One guest from Cape Town wondered whether I had ever listened to David Rattray, who he heard speak once? What a small world.
During the afternoon, photo coach Richard Harker gave a talk on mastering one’s camera in Antarctica. With the predominance of white and grey environments, matters of exposure, white balance, contrast and composition become all the more important. For some the idea of using one’s histogram to evaluate exposure and/or burnout came as a great surprise. Richard has a special way of sharing his immense knowledge, mindful that for some his pointers and suggestions may appear as clear as hieroglyphics. I notice guests on board carrying the latest Leica and Hasselblad DSLR cameras, but the majority use Canon, Nikon and Sony.
The Expedition Team met with Safety Officer and Expedition Leader to confirm arrangements and safety for the Zodiac operation. Dense fog and limited visibility has characterised the early part of this season providing challenging conditions. Experienced Zodiac drivers are requested to pair up with less experienced drivers, and always to maintain clear line of sight between the Zodiacs, backed up by use of GPS. Matters of biosecurity for South Georgia were reiterated, along with the real issues of Antarctic Fur Seal interactions. As Larry reminded us earlier, they are aggressive, grumpy and very agile, particularly now in the breeding season.
Patri Silva gave a masterful presentation on her favourite birds – Penguins. As a family, these birds in tuxedo’s are found all over the globe. Seven species occur in New Zealand, and five in the Falklands. Only the gorgeous Emperor and Adelie breed entirely south of the Antarctic Convergence zone. Their adaptations for life in the freezer, and flying in the medium of water beggar belief. Absolutely emblematic too of Antarctica. At various times during the day, Patri and the other naturalists spend time on deck, to assist guests with bird identification, and use of their cameras. I have no doubt that Patri will convert many onboard into devoted bird watchers.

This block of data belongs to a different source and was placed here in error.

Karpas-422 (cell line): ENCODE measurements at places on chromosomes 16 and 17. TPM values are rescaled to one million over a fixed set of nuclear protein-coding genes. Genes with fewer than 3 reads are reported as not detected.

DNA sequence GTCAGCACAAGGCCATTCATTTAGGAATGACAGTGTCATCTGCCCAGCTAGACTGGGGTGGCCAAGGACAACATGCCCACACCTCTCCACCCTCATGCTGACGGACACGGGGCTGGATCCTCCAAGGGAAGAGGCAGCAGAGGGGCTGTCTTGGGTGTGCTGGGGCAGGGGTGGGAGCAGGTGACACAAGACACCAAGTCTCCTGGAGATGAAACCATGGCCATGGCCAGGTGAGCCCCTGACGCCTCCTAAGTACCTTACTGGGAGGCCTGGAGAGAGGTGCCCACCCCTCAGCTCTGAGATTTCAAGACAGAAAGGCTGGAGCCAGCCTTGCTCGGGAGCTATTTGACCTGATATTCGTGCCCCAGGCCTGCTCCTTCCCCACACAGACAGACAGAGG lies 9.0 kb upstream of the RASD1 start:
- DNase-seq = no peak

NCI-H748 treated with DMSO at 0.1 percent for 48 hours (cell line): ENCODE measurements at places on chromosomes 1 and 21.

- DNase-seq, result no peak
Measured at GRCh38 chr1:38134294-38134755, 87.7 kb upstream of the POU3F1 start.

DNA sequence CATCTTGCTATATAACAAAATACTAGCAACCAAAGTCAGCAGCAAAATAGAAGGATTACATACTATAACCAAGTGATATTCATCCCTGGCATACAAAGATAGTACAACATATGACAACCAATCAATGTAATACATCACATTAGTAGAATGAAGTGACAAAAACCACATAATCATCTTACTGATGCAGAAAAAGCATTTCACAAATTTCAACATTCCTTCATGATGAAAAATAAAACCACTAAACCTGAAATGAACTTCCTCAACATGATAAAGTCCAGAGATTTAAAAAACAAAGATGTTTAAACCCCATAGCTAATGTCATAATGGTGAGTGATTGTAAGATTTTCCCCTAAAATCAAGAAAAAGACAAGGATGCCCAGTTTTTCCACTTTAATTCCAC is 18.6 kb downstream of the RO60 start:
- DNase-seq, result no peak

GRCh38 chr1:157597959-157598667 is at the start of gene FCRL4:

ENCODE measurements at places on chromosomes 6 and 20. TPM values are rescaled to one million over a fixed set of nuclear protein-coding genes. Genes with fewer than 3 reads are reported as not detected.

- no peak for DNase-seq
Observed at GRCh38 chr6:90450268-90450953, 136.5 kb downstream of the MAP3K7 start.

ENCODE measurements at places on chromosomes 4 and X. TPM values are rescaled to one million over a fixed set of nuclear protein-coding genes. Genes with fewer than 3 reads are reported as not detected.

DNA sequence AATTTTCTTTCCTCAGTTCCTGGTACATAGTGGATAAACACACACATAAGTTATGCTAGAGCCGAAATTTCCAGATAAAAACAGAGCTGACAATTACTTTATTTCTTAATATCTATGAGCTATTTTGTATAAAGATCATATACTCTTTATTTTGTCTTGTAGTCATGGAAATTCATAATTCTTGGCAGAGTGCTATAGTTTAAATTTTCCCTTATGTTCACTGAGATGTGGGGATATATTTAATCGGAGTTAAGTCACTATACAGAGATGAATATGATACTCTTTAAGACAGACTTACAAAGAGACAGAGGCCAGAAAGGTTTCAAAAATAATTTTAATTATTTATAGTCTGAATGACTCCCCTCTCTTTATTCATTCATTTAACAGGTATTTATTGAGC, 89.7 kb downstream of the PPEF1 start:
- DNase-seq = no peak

Pauline, from the A&K office in Melbourne, was very sea sick, and now appears to have acute tendonitis. I accompanied her hobbling along on crutches to the hospital, and per chance looked at the prices for various basic procedures. For anybody thinking these cruises are expensive, for Heaven’s sake don’t require any medical attention! A call out to one’s cabin is 120 Euros, before medication. As many back home would say, they charge like wounded buffalo.
After sailing much of today on a calm sea under grey skies, by 6.30pm the sun appeared beneath the cloud, created a wonderfully striated sky. I enjoyed catching up with the deck hands, who were greasing the winches. They remember me well after giving them all the charming black clothing and shoes Ponant insisted I buy before working for them last season. I handed my Seaman’s Logbook to the Purser that these cruises be recorded, and spent some time on the Bridge, bewildered by the arsenal of equipment up there.
At Recaps the Young Explorers shared some of their experiences on the Falklands, the lighthouse tour clearly greatly enjoyed. Tonight we put our clocks forward by an hour which is bound to cause some confusion tomorrow – a very full day with lectures, Biosecurity briefing and cleaning, Zodiac briefing and passing by Shag Rocks where we hope to see some whales along with the innumerable birds. I enjoyed dinner with a Swiss gentleman married to an Indonesian who have lived in Hong Kong for 35 years, and two Americans.